Detailed guide: DBS checks: guidance for employers
Updated: Information updated regarding the security features of a DBS certificate.
An employer may request a criminal records check as part of its recruitment process. These checks are processed by the Disclosure and Barring Service (DBS).
For certain roles the check will also include information held on the DBS children and adults’ barred lists, together with any information held by police forces, that is reasonably considered to be relevant to the applied for post.
These checks are to assist employers in making safer recruitment and licensing decisions. However a check is just one part of robust recruitment practice. When a check has been processed by the DBS and completed, the applicant will receive a DBS certificate (DBS check).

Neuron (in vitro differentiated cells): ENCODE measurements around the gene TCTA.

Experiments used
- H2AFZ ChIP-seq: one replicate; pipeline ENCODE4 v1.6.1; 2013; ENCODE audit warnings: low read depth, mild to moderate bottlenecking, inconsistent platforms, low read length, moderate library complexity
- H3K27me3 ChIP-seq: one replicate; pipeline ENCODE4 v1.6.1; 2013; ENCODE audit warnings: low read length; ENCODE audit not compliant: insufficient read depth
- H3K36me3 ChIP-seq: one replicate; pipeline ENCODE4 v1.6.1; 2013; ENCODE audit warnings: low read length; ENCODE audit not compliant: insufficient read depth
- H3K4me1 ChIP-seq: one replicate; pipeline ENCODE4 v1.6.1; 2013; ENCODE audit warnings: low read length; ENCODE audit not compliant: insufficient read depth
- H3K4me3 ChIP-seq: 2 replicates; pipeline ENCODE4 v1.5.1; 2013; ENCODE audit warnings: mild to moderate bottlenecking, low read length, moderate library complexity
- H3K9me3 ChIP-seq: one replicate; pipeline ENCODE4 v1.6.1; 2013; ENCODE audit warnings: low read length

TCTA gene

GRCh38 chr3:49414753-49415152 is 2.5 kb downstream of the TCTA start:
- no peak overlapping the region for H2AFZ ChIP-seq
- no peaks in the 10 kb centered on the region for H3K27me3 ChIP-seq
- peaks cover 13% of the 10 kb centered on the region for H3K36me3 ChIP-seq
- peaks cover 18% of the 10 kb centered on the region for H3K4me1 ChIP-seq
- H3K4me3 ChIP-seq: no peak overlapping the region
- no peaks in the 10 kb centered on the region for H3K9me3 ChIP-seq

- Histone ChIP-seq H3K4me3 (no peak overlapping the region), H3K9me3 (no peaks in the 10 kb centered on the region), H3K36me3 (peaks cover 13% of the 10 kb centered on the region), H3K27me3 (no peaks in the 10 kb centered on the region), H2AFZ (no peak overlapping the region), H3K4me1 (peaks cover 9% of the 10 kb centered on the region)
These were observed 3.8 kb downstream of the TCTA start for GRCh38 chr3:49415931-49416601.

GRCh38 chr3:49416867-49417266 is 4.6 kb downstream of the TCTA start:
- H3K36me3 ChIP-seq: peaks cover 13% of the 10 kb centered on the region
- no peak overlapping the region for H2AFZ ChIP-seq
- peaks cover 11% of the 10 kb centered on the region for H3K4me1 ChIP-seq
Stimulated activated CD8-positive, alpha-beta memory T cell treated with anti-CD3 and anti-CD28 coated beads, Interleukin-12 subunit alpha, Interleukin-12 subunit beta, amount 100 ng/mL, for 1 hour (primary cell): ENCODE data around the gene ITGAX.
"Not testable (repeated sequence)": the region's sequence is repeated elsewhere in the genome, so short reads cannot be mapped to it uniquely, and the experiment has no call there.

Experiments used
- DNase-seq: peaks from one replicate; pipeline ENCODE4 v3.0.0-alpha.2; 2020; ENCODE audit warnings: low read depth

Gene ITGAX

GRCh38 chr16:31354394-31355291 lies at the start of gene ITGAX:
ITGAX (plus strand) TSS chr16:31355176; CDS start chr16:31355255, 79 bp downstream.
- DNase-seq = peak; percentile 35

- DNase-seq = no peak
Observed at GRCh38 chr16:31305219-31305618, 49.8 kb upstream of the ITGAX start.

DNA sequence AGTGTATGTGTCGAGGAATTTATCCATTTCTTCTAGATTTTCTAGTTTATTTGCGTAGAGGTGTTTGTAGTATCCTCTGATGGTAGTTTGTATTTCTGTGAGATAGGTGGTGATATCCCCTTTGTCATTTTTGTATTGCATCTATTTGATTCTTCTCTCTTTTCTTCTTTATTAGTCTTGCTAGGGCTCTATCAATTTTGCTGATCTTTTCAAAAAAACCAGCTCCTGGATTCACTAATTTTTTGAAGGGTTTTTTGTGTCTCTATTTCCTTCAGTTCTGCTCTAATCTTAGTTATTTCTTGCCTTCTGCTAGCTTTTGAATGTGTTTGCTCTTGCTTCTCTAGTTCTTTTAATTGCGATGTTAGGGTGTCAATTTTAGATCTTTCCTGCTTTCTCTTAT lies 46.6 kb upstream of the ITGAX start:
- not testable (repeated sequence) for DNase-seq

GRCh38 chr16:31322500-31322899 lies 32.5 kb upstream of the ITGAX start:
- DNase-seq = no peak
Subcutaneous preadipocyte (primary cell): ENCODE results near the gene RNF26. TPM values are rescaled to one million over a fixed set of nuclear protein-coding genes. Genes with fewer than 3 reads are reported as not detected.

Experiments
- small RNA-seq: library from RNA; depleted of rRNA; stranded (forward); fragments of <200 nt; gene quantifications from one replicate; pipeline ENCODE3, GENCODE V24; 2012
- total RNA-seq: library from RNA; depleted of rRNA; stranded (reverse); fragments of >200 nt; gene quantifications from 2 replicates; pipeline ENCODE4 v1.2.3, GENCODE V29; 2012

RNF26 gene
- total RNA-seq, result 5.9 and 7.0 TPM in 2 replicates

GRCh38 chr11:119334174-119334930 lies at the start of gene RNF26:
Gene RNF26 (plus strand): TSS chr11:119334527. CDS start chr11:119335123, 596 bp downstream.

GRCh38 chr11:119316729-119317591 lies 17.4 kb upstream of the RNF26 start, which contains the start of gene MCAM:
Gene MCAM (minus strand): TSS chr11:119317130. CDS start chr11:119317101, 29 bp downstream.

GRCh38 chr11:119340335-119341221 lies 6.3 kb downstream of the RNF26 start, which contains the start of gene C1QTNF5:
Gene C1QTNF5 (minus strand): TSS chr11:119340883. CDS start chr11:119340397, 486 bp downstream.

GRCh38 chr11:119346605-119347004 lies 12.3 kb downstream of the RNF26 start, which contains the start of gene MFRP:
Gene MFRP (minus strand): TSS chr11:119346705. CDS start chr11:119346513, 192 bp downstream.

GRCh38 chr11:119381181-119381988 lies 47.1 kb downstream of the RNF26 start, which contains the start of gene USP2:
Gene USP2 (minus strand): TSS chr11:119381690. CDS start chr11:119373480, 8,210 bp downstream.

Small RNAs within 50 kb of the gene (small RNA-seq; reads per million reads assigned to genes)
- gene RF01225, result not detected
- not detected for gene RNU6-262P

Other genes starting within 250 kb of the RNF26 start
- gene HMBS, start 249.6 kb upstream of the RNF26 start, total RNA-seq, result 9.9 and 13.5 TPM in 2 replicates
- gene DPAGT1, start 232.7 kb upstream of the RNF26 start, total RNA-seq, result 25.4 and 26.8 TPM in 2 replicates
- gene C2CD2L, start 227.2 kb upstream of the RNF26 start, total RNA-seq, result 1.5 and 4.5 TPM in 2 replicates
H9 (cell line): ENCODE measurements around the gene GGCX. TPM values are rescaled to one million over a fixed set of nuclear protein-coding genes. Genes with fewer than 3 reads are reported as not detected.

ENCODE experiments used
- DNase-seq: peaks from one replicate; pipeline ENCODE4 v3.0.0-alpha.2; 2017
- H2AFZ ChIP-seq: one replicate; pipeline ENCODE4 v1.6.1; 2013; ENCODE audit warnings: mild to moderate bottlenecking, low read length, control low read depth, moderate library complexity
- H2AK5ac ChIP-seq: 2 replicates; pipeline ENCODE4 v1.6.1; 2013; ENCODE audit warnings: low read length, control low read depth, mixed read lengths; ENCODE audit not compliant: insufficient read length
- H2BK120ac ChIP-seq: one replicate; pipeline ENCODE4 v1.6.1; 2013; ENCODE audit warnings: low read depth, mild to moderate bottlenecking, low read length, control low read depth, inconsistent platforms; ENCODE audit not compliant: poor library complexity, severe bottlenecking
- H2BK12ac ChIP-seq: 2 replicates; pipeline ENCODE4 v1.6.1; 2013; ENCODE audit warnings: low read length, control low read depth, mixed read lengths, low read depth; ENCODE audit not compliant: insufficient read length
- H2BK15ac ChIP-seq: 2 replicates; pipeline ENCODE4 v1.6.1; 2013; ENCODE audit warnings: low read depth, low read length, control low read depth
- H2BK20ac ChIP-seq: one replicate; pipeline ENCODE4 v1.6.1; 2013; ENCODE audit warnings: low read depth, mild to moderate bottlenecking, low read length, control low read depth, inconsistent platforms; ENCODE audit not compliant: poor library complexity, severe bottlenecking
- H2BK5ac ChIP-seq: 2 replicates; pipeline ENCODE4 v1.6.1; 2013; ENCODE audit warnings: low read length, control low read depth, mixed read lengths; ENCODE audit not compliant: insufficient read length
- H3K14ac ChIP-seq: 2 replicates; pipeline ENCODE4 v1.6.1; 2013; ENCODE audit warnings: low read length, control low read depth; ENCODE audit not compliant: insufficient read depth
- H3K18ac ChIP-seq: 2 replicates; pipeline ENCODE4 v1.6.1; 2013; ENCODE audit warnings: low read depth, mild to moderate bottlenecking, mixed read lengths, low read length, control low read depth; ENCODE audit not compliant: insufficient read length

The DBS can’t access criminal records held overseas. A DBS check may not provide a complete view of an applicant’s criminal record if they have lived outside the UK.
Employers should make sure they have access to all the information available to them to make a safer recruitment decision. You can read about how to get a criminal record check for overseas applicants, or those who have previously lived outside the UK, on the Home Office website.
For DBS checking an exempted question is a valid request for a person to reveal their full criminal history. This excludes protected cautions and convictions that will be filtered from a criminal record check.